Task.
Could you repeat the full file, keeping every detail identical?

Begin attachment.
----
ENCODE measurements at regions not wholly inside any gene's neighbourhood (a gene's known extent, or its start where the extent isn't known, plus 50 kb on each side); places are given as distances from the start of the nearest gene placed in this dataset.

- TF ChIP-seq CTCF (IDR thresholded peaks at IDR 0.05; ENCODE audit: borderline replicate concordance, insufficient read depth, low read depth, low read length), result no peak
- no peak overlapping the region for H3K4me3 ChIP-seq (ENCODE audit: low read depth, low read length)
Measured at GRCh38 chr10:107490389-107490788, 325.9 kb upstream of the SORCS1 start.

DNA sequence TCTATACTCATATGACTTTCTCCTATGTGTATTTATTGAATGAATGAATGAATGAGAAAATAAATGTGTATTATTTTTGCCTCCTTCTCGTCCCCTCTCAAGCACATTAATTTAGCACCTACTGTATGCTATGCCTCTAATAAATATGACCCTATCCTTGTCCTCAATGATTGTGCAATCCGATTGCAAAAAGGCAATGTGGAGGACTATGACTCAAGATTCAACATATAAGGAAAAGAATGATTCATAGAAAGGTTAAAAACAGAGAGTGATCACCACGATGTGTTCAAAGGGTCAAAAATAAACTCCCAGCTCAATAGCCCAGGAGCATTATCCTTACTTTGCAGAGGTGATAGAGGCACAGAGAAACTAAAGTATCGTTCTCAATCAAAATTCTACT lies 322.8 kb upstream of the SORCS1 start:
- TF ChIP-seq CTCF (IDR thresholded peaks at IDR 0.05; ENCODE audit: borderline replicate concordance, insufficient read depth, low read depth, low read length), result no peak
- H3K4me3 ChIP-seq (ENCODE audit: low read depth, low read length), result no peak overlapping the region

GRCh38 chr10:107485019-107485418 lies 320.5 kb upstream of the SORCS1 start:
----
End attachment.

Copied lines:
ENCODE measurements at regions not wholly inside any gene's neighbourhood (a gene's known extent, or its start where the extent isn't known, plus 50 kb on each side); places are given as distances from the start of the nearest gene placed in this dataset.

- TF ChIP-seq CTCF (IDR thresholded peaks at IDR 0.05; ENCODE audit: borderline replicate concordance, insufficient read depth, low read depth, low read length), result no peak
- no peak overlapping the region for H3K4me3 ChIP-seq (ENCODE audit: low read depth, low read length)
Measured at GRCh38 chr10:107490389-107490788, 325.9 kb upstream of the SORCS1 start.

DNA sequence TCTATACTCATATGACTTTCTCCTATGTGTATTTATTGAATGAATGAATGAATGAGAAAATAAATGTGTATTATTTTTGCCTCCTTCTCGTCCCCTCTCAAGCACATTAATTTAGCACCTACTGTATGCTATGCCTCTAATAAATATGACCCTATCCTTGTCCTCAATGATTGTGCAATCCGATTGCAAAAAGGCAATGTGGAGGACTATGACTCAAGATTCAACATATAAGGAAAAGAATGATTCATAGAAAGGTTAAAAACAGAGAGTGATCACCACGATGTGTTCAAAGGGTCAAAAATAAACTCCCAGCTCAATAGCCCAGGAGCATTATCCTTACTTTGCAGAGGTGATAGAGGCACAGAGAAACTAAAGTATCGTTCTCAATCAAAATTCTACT lies 322.8 kb upstream of the SORCS1 start:
- TF ChIP-seq CTCF (IDR thresholded peaks at IDR 0.05; ENCODE audit: borderline replicate concordance, insufficient read depth, low read depth, low read length), result no peak
- H3K4me3 ChIP-seq (ENCODE audit: low read depth, low read length), result no peak overlapping the region

GRCh38 chr10:107485019-107485418 lies 320.5 kb upstream of the SORCS1 start: